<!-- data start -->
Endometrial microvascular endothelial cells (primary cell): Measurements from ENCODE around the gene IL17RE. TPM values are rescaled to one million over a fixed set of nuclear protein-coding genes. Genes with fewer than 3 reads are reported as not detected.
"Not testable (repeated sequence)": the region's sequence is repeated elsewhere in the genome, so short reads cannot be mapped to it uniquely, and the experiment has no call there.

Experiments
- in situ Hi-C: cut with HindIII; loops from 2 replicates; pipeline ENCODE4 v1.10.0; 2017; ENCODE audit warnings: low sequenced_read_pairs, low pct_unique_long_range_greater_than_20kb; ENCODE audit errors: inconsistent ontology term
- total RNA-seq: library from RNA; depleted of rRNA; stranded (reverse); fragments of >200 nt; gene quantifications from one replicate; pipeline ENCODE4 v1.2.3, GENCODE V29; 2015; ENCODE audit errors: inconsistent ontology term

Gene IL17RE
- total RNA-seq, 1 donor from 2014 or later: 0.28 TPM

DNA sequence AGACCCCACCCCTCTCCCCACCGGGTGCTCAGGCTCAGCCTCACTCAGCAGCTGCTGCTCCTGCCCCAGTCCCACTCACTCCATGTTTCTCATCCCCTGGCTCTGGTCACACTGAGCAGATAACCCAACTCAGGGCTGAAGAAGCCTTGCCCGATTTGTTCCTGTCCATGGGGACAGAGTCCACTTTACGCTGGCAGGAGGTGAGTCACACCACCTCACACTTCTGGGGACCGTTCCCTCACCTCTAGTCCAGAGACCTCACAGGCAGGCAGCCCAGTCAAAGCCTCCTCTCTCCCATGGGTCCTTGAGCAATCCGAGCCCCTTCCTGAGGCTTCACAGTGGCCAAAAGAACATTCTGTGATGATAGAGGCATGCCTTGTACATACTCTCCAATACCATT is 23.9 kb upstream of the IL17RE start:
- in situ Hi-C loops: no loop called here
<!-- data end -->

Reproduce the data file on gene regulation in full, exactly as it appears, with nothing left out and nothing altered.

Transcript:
Endometrial microvascular endothelial cells (primary cell): Measurements from ENCODE around the gene IL17RE. TPM values are rescaled to one million over a fixed set of nuclear protein-coding genes. Genes with fewer than 3 reads are reported as not detected.
"Not testable (repeated sequence)": the region's sequence is repeated elsewhere in the genome, so short reads cannot be mapped to it uniquely, and the experiment has no call there.

Experiments
- in situ Hi-C: cut with HindIII; loops from 2 replicates; pipeline ENCODE4 v1.10.0; 2017; ENCODE audit warnings: low sequenced_read_pairs, low pct_unique_long_range_greater_than_20kb; ENCODE audit errors: inconsistent ontology term
- total RNA-seq: library from RNA; depleted of rRNA; stranded (reverse); fragments of >200 nt; gene quantifications from one replicate; pipeline ENCODE4 v1.2.3, GENCODE V29; 2015; ENCODE audit errors: inconsistent ontology term

Gene IL17RE
- total RNA-seq, 1 donor from 2014 or later: 0.28 TPM

DNA sequence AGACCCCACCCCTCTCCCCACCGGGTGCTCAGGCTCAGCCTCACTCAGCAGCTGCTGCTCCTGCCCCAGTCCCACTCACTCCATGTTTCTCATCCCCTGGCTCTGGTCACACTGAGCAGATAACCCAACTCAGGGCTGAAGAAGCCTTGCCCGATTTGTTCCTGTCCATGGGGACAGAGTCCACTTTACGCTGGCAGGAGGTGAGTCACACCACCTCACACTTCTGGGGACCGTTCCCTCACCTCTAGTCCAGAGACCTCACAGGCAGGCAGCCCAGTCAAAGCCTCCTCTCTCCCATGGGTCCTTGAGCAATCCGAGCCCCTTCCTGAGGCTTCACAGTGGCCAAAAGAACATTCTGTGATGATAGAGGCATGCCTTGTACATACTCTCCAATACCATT is 23.9 kb upstream of the IL17RE start:
- in situ Hi-C loops: no loop called here